[ 65 Pa. Commw. Page 82]
dwelling since 1925, was entered into the record. The court below affirmed the Board and this appeal followed.
In zoning cases, where, as here, the court below has received additional evidence, our scope of review is limited to a determination of whether or not it has committed an error of law or abused its discretion. Borough of Baldwin v. Bench, 11 Pa. Commonwealth Ct. 410, 315 A.2d 911 (1974).
The appellants, besides including a challenge to the validity of Section 802 of the Borough zoning ordinance, base their claim upon the premise that their multi-family dwelling is a valid nonconforming use as to which they enjoy a constitutionally protected vested right of natural expansion as the dictates of business and modernization require. Silver v. Zoning Board of Adjustment, 435 Pa. 99, 255 A.2d 506 (1969). And, while the continuance of a nonconforming use is constitutionally protected and may, indeed, even be enlarged to provide for natural expansion and the accommodation of increased trade, the right of expansion is subject to limitations imposed by the law itself or by applicable zoning regulations. Philadelphia v. Angelone, 3 Pa. Commonwealth Ct. 119, 280 A.2d 672 (1971). It is also well recognized that, while a municipality "cannot arbitrarily abrogate a landowner's vested right of natural expansion by prohibiting all such growth . . . [it] certainly can condition such expansion on certain prerequisites and standards necessary for the preservation of the health, safety and welfare of the community." Silver, 435 Pa. at 103, 255 A.2d at 508.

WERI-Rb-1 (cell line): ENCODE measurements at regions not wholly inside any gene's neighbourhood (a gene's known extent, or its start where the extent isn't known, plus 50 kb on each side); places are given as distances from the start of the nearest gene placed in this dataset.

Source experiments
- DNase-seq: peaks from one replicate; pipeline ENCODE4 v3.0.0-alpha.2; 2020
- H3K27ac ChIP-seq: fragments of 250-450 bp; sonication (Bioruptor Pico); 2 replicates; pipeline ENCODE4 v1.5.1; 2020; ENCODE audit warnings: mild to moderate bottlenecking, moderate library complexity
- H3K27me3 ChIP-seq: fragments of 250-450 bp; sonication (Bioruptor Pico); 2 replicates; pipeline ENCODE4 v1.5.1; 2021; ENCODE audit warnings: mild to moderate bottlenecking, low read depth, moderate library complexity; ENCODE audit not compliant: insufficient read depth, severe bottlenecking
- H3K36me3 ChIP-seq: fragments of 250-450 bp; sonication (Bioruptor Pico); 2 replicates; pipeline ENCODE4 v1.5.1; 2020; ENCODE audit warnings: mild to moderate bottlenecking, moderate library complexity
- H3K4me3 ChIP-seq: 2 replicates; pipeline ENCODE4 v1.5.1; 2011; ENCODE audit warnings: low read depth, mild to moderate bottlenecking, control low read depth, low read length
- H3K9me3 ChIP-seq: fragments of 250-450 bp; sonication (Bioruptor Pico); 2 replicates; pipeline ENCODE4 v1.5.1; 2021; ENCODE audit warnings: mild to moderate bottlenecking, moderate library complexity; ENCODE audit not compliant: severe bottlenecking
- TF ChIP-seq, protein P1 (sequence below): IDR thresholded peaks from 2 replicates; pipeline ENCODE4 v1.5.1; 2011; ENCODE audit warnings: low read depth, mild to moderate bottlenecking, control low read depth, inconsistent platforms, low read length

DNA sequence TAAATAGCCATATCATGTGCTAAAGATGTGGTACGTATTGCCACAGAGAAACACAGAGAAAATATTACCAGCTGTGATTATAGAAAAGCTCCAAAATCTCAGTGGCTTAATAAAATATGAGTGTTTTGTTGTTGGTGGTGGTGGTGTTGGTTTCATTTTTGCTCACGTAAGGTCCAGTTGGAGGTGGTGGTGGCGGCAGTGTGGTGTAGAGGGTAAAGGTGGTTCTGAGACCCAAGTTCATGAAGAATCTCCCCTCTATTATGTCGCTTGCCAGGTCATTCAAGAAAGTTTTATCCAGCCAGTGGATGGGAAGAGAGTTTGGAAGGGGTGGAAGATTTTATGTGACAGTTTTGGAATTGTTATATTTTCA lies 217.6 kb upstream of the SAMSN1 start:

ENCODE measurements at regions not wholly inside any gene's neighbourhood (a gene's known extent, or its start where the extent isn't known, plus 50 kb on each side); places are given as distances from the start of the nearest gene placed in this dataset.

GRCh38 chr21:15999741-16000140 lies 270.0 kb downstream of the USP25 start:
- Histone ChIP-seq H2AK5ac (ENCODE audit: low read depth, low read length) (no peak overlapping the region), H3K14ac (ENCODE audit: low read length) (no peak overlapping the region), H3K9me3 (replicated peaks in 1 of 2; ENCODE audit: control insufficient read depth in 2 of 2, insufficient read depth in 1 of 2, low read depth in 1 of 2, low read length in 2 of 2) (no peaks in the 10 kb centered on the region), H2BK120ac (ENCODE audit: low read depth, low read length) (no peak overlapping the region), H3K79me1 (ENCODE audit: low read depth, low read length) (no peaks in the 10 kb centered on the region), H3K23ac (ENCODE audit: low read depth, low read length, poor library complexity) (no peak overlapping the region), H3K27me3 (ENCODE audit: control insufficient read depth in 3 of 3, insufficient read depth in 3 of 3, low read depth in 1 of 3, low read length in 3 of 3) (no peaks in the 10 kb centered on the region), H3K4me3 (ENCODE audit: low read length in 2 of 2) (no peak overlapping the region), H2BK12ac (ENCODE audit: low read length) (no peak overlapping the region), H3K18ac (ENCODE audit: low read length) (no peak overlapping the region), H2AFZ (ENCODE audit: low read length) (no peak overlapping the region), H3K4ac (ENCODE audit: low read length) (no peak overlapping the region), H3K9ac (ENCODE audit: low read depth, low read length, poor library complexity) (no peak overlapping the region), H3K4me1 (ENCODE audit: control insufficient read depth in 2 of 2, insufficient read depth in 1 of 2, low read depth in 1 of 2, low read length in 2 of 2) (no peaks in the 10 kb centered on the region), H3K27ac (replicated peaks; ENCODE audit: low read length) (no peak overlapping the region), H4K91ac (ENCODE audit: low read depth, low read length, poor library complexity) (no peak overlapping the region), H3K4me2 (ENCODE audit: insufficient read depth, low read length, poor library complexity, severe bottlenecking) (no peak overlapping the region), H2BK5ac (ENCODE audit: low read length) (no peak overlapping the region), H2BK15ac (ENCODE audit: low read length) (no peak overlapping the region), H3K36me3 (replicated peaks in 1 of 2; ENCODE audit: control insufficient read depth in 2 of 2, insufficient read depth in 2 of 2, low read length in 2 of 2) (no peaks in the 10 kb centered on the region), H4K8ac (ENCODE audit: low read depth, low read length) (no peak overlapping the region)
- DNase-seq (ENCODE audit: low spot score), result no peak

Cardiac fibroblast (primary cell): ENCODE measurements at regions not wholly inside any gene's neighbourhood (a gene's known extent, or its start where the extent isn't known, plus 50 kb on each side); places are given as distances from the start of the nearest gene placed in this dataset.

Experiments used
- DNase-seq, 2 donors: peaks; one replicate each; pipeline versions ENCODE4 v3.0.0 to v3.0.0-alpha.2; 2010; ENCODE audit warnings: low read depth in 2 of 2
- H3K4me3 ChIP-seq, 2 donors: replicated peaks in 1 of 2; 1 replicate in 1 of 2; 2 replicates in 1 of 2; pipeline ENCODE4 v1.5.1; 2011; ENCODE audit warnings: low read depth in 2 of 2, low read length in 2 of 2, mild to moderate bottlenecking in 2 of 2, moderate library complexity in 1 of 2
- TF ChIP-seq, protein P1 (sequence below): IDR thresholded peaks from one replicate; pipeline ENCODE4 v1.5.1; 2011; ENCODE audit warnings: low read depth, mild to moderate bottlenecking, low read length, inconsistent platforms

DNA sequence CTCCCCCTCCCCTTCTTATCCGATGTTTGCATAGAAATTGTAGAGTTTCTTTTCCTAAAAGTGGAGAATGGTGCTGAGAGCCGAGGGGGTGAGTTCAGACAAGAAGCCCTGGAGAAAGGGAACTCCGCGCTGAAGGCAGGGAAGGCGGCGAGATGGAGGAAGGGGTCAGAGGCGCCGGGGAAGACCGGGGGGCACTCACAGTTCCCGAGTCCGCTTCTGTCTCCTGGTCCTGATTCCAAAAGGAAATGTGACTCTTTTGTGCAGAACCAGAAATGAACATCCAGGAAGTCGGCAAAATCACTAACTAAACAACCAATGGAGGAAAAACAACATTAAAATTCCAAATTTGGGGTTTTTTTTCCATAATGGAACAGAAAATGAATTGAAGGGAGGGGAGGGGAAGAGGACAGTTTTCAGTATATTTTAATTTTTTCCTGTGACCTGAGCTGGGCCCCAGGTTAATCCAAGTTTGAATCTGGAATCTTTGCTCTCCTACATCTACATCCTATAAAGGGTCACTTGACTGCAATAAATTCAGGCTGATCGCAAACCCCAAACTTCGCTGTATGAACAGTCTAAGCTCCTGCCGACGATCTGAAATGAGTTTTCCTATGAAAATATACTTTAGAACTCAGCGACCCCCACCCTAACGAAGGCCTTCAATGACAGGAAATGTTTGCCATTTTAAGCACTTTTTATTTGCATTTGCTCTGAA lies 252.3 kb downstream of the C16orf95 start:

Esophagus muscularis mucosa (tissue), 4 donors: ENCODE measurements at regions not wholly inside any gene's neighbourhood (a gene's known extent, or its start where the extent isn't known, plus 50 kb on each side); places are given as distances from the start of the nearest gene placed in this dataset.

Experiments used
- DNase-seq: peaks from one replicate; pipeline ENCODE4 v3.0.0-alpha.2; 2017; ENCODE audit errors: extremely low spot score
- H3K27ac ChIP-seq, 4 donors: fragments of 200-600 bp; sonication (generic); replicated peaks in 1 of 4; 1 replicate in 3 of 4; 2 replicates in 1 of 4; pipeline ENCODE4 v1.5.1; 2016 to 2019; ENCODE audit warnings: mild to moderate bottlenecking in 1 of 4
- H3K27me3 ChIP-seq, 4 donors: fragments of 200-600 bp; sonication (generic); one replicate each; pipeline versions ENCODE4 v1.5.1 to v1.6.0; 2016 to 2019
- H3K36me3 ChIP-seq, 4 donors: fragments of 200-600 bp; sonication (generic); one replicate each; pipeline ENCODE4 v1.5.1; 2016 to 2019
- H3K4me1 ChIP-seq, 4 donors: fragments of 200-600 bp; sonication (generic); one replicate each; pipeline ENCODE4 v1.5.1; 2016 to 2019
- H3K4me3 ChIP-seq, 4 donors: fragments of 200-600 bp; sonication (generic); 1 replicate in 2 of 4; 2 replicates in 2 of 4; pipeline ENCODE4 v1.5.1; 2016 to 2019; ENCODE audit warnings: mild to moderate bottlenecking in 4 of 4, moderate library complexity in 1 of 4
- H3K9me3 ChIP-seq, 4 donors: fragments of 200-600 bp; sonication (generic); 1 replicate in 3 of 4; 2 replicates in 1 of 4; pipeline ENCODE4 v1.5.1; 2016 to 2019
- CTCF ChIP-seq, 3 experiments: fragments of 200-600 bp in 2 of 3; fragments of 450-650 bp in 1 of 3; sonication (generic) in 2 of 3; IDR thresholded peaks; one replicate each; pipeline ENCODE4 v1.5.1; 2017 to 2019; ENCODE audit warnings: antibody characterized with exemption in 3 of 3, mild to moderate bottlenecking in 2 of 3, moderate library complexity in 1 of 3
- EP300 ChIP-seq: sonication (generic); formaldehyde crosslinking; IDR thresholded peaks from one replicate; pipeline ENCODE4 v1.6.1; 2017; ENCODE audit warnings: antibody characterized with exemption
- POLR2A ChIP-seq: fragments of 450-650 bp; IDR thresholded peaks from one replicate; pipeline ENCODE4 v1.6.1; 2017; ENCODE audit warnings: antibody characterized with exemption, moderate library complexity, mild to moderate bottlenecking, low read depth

Even though zoning ordinances permit the continuance of nonconforming uses, it is the policy of the law to closely restrict such nonconforming uses and to strictly construe provisions in zoning ordinances which provide for the continuance of nonconforming uses.